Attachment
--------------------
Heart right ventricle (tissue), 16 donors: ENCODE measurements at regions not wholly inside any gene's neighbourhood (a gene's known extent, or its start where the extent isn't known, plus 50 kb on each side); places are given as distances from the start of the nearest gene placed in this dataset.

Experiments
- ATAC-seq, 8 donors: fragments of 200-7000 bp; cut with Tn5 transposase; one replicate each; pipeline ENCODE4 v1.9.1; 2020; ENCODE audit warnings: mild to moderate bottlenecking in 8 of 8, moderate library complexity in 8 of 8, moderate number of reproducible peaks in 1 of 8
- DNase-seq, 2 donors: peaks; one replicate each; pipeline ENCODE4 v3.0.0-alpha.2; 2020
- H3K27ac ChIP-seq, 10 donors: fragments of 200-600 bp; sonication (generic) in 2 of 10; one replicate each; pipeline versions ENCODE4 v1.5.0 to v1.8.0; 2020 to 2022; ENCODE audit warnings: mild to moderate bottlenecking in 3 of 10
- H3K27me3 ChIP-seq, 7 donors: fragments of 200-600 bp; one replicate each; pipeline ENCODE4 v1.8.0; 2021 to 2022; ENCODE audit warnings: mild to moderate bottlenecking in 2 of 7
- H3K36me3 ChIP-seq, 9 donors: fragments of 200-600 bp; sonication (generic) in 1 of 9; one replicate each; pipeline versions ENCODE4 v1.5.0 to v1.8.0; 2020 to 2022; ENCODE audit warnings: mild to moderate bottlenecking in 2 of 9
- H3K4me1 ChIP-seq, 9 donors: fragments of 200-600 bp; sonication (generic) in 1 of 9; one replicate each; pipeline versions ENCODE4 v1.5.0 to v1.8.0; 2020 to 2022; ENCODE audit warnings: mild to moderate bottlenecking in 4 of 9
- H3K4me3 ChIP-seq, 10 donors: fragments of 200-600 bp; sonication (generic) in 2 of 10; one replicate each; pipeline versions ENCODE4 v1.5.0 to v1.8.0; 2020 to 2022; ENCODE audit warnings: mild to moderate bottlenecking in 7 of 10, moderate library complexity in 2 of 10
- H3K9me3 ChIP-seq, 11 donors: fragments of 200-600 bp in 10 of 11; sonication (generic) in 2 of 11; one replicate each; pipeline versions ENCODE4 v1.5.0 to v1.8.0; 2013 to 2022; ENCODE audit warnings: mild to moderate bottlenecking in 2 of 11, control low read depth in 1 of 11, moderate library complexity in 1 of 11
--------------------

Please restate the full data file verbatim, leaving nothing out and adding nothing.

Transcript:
Heart right ventricle (tissue), 16 donors: ENCODE measurements at regions not wholly inside any gene's neighbourhood (a gene's known extent, or its start where the extent isn't known, plus 50 kb on each side); places are given as distances from the start of the nearest gene placed in this dataset.

Experiments
- ATAC-seq, 8 donors: fragments of 200-7000 bp; cut with Tn5 transposase; one replicate each; pipeline ENCODE4 v1.9.1; 2020; ENCODE audit warnings: mild to moderate bottlenecking in 8 of 8, moderate library complexity in 8 of 8, moderate number of reproducible peaks in 1 of 8
- DNase-seq, 2 donors: peaks; one replicate each; pipeline ENCODE4 v3.0.0-alpha.2; 2020
- H3K27ac ChIP-seq, 10 donors: fragments of 200-600 bp; sonication (generic) in 2 of 10; one replicate each; pipeline versions ENCODE4 v1.5.0 to v1.8.0; 2020 to 2022; ENCODE audit warnings: mild to moderate bottlenecking in 3 of 10
- H3K27me3 ChIP-seq, 7 donors: fragments of 200-600 bp; one replicate each; pipeline ENCODE4 v1.8.0; 2021 to 2022; ENCODE audit warnings: mild to moderate bottlenecking in 2 of 7
- H3K36me3 ChIP-seq, 9 donors: fragments of 200-600 bp; sonication (generic) in 1 of 9; one replicate each; pipeline versions ENCODE4 v1.5.0 to v1.8.0; 2020 to 2022; ENCODE audit warnings: mild to moderate bottlenecking in 2 of 9
- H3K4me1 ChIP-seq, 9 donors: fragments of 200-600 bp; sonication (generic) in 1 of 9; one replicate each; pipeline versions ENCODE4 v1.5.0 to v1.8.0; 2020 to 2022; ENCODE audit warnings: mild to moderate bottlenecking in 4 of 9
- H3K4me3 ChIP-seq, 10 donors: fragments of 200-600 bp; sonication (generic) in 2 of 10; one replicate each; pipeline versions ENCODE4 v1.5.0 to v1.8.0; 2020 to 2022; ENCODE audit warnings: mild to moderate bottlenecking in 7 of 10, moderate library complexity in 2 of 10
- H3K9me3 ChIP-seq, 11 donors: fragments of 200-600 bp in 10 of 11; sonication (generic) in 2 of 11; one replicate each; pipeline versions ENCODE4 v1.5.0 to v1.8.0; 2013 to 2022; ENCODE audit warnings: mild to moderate bottlenecking in 2 of 11, control low read depth in 1 of 11, moderate library complexity in 1 of 11